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Inadequate Literacy Support for Children With Special Needs In Cameroon: A Social Injustice by Rose Ntube Ngole

Inadequate Literacy Support for Children with Special Needs in Cameroon: A Social Injustice by Rose Ntube Ngole

Children with exceptional needs are likely to comprise the most socially neglected and excluded populations in the world today. Though education is known to bring about lasting positive change in society, many children in developing countries, especially those with special needs are deprived of basic quality education.
According to Articles 23 and 24 of the United Nations Convention on the Rights of the Child,
(1) States parties must recognize that a mentally or physically disabled child should enjoy a full and decent life…
(2) State parties recognized the right of the disabled child to special care.
(24-f) States parties shall take all effective and appropriate measures with a view to abolishing traditional practices prejudicial to the health of children (A World Fit for Children-UNICEF).
Also, in the Children’s Forum at the 2002 UN General Assembly’s Special Session on Children, children are entitled to:
- equal opportunities and access to quality education that is free and compulsory,
- School environments in which children feel happy about learning.
In view of the preceding provisions, the leaders of most developing countries, especially Cameroon, have failed their most vulnerable populations: individuals with special needs, especially women and children. These populations have been subjected to social injustice for a very long time.

Rights at Stake
-Majority of these individuals do not have access to basic or specialized education and training.
-They are not being provided with basic services and support such as assistive devices to improve the quality of their lives.
- Most children with disabilities in developing countries, particularly Cameroon are stigmatized by witchcraft. Some are treated as outcasts, and many have died through sacrificial killings.
- The rights of women have been trampled upon, especially mothers who are often blamed for bringing children with disabilities into the world.
- Women and girls who are mentally retarded or have some other form of disability are known to have been raped and impregnated because of such disability.

We Can Make a Difference
We cannot afford to continue to fold our arms and watch these precious women and children violated, humiliated, tortured and killed for no just cause.
We cannot continue to allow national policy to remain silent on special education when the talents of these vulnerable children remain untapped. It is critical for us today to make a commitment to their improvement by:
-no longer remaining silent
- advocating effective educational policies that guarantee access to specialized education, training and resources for children with special needs and for their family members.
- organizing a campaign aimed at sensitizing the community on the importance of educating children with disabilities and bringing specialized education to the people through teaching and advocacy
- improving the lives of children with special needs through education, care and advocacy.
-encouraging and fostering international cooperation, communication, collaboration, and research in special education.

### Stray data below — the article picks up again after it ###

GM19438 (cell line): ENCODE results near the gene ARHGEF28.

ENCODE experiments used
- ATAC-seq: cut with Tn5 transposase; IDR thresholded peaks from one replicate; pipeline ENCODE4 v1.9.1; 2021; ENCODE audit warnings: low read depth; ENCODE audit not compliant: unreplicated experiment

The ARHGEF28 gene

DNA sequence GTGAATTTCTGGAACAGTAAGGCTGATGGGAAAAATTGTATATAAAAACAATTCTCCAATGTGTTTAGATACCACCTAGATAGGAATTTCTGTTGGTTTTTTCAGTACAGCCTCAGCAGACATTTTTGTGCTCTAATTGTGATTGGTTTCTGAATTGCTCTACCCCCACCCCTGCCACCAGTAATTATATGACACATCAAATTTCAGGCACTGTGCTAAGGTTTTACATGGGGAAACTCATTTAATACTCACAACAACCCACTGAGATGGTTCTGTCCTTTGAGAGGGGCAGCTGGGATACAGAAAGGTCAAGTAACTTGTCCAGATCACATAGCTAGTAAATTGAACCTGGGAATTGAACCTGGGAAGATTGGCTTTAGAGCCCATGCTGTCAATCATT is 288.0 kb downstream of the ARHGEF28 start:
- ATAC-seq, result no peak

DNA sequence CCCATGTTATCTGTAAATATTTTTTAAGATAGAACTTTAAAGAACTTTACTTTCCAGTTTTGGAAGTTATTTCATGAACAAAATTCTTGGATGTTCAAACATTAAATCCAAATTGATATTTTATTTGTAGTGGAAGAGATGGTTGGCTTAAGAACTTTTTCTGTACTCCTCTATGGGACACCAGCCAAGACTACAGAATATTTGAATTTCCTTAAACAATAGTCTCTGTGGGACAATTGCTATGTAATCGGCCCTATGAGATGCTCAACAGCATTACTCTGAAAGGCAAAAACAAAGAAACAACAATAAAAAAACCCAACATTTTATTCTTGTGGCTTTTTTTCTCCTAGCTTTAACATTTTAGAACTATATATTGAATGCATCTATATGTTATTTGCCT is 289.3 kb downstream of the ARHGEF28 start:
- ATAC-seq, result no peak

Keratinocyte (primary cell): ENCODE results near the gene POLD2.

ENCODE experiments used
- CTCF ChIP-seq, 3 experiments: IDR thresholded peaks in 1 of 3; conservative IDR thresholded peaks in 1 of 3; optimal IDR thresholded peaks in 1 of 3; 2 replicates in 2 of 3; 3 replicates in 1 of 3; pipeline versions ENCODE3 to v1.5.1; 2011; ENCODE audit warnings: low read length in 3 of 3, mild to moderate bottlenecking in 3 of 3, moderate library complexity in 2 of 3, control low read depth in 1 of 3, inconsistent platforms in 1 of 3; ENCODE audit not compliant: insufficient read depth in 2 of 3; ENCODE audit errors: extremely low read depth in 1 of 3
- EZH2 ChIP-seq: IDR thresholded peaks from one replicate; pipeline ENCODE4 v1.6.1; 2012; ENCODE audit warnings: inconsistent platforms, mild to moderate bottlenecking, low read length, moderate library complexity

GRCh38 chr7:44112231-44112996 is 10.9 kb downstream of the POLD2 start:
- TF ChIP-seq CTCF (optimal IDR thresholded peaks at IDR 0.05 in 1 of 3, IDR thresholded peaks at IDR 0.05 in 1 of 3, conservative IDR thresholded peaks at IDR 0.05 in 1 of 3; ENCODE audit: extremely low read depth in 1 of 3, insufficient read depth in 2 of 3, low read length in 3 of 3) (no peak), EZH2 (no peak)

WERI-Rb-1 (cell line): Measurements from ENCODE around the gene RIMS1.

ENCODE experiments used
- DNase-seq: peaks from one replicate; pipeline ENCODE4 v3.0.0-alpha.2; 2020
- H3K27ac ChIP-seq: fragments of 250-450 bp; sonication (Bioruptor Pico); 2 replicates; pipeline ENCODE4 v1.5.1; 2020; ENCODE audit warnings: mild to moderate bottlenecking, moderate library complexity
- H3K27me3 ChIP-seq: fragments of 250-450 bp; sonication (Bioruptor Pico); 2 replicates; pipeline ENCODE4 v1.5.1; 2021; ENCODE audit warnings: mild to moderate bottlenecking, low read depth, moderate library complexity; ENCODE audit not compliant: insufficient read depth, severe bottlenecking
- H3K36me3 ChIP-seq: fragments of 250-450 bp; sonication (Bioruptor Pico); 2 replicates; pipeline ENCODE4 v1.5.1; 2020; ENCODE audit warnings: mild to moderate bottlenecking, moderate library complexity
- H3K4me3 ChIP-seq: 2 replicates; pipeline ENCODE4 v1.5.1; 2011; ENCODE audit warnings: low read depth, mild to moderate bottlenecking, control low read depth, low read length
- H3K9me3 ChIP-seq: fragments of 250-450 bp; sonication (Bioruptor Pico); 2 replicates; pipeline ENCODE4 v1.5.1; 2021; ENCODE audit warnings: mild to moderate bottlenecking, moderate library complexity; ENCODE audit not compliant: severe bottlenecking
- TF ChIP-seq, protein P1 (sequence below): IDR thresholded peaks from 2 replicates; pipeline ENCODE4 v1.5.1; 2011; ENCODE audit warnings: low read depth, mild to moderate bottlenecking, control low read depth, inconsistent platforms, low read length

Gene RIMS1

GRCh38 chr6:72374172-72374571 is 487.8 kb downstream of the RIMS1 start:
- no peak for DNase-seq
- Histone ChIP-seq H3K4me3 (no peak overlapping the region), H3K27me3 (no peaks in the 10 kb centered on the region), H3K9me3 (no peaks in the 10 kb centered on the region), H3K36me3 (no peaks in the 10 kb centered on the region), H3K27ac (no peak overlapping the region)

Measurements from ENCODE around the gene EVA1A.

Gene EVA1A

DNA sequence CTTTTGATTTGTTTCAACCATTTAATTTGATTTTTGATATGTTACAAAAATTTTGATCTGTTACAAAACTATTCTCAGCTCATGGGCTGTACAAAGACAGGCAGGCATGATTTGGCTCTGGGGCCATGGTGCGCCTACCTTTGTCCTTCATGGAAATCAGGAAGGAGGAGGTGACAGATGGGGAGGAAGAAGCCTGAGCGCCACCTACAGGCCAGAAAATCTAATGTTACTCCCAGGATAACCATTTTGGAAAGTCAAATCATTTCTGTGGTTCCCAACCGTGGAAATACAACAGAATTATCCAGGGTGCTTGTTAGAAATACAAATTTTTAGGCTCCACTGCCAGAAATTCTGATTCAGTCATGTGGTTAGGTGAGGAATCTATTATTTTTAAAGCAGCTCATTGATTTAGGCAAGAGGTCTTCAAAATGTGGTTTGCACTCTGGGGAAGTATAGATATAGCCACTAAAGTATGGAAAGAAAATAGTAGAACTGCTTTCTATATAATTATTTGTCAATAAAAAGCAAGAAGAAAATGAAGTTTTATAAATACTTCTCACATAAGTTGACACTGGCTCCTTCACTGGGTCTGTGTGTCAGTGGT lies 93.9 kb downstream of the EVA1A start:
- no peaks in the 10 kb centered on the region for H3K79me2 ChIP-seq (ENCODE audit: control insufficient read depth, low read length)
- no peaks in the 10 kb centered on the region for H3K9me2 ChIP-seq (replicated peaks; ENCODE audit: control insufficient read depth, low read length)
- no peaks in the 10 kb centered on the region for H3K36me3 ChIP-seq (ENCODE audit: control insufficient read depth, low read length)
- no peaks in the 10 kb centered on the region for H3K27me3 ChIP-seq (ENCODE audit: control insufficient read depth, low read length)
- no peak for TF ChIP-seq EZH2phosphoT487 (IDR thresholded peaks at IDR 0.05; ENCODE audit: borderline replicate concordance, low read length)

-being advocates to debunk the social, traditional, religious beliefs and stereotypes that “disability is a curse from God.”
-working with grass roots organizations, traditional and religious rulers and women groups to raise awareness about support for issues affecting individuals with disabilities, especially children.
-advocating for the building of specialized schools and training of Para educational staff to serve these neglected group of children.
The greatest problems affecting the lives of children with disabilities in Cameroon are not only the issue of the social stigma, but that of the lack of awareness and human capacity to educate these children to the maximum extent possible; And also, the lack of international cooperation, communication, collaboration and research in the area of special education.
In 2008, the American Association of University Women Foundation (AAUW) opened the door of opportunity for me in the field of special education and educational leadership as one of its International fellows. Through their fellowship and the training I received from Howard University School of Education in Washington DC, I have gained valuable skills needed to help to improve and change the school system in Cameroon.
Through my training, I have become conversant with policies and services that affect the lives of exceptional children. I have decided that if I could be anything in life, I will be an educator and advocate for specialized education and training to enhance the lives of this underserved population in Cameroon. My hope is that my efforts will help teach people the power one person can have -- that if "they see something that needs to be changed; they know they can make a difference."
I will like us to work together to make sure children with exceptional needs have all the opportunities to maximize their potentials. I believe together we can make things happen. Together, WE CAN MAKE A DIFFERENCE IN THE LIVES OF CHILDREN WITH SPECIAL NEEDS IN CAMEROON-ONE CHILD AT A TIME.
Thank you for being part of this venture, and part of this fight.

Rose Ntube Ngole
AAUW Foundation 2008/9 International fellow
Washington DC.

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